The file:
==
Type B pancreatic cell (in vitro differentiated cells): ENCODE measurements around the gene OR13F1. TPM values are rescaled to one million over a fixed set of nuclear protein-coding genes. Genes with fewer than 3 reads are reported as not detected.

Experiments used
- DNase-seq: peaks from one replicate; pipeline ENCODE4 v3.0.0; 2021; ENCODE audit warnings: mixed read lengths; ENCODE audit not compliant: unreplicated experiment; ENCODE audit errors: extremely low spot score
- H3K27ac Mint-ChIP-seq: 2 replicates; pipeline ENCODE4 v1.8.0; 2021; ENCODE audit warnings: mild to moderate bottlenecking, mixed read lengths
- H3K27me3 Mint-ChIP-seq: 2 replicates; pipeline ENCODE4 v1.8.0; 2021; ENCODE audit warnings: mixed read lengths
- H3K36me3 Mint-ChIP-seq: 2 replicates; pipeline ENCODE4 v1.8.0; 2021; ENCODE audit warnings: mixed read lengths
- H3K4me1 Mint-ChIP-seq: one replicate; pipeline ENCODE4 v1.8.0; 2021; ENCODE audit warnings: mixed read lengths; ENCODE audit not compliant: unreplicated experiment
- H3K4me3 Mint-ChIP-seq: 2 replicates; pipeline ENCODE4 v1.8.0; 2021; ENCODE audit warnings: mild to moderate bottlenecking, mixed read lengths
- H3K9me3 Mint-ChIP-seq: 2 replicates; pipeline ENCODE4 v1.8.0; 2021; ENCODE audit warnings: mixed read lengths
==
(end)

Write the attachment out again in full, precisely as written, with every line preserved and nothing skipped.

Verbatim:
Type B pancreatic cell (in vitro differentiated cells): ENCODE measurements around the gene OR13F1. TPM values are rescaled to one million over a fixed set of nuclear protein-coding genes. Genes with fewer than 3 reads are reported as not detected.

Experiments used
- DNase-seq: peaks from one replicate; pipeline ENCODE4 v3.0.0; 2021; ENCODE audit warnings: mixed read lengths; ENCODE audit not compliant: unreplicated experiment; ENCODE audit errors: extremely low spot score
- H3K27ac Mint-ChIP-seq: 2 replicates; pipeline ENCODE4 v1.8.0; 2021; ENCODE audit warnings: mild to moderate bottlenecking, mixed read lengths
- H3K27me3 Mint-ChIP-seq: 2 replicates; pipeline ENCODE4 v1.8.0; 2021; ENCODE audit warnings: mixed read lengths
- H3K36me3 Mint-ChIP-seq: 2 replicates; pipeline ENCODE4 v1.8.0; 2021; ENCODE audit warnings: mixed read lengths
- H3K4me1 Mint-ChIP-seq: one replicate; pipeline ENCODE4 v1.8.0; 2021; ENCODE audit warnings: mixed read lengths; ENCODE audit not compliant: unreplicated experiment
- H3K4me3 Mint-ChIP-seq: 2 replicates; pipeline ENCODE4 v1.8.0; 2021; ENCODE audit warnings: mild to moderate bottlenecking, mixed read lengths
- H3K9me3 Mint-ChIP-seq: 2 replicates; pipeline ENCODE4 v1.8.0; 2021; ENCODE audit warnings: mixed read lengths